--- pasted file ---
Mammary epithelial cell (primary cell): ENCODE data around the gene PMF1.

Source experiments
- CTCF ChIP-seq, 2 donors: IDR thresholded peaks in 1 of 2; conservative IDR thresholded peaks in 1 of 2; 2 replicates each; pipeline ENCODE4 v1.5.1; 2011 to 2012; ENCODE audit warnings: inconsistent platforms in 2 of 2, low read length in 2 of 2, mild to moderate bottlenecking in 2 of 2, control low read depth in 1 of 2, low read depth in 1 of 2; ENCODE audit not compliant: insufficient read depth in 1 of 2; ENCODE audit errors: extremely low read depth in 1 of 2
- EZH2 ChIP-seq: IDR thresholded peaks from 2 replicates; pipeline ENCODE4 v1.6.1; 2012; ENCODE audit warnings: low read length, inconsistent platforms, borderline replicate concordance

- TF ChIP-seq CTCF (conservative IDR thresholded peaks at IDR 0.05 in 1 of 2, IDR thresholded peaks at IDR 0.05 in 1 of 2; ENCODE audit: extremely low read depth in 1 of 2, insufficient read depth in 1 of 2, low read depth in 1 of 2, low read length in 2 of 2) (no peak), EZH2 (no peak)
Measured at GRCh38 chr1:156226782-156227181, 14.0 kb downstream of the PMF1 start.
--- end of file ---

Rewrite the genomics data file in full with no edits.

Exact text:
Mammary epithelial cell (primary cell): ENCODE data around the gene PMF1.

Source experiments
- CTCF ChIP-seq, 2 donors: IDR thresholded peaks in 1 of 2; conservative IDR thresholded peaks in 1 of 2; 2 replicates each; pipeline ENCODE4 v1.5.1; 2011 to 2012; ENCODE audit warnings: inconsistent platforms in 2 of 2, low read length in 2 of 2, mild to moderate bottlenecking in 2 of 2, control low read depth in 1 of 2, low read depth in 1 of 2; ENCODE audit not compliant: insufficient read depth in 1 of 2; ENCODE audit errors: extremely low read depth in 1 of 2
- EZH2 ChIP-seq: IDR thresholded peaks from 2 replicates; pipeline ENCODE4 v1.6.1; 2012; ENCODE audit warnings: low read length, inconsistent platforms, borderline replicate concordance

- TF ChIP-seq CTCF (conservative IDR thresholded peaks at IDR 0.05 in 1 of 2, IDR thresholded peaks at IDR 0.05 in 1 of 2; ENCODE audit: extremely low read depth in 1 of 2, insufficient read depth in 1 of 2, low read depth in 1 of 2, low read length in 2 of 2) (no peak), EZH2 (no peak)
Measured at GRCh38 chr1:156226782-156227181, 14.0 kb downstream of the PMF1 start.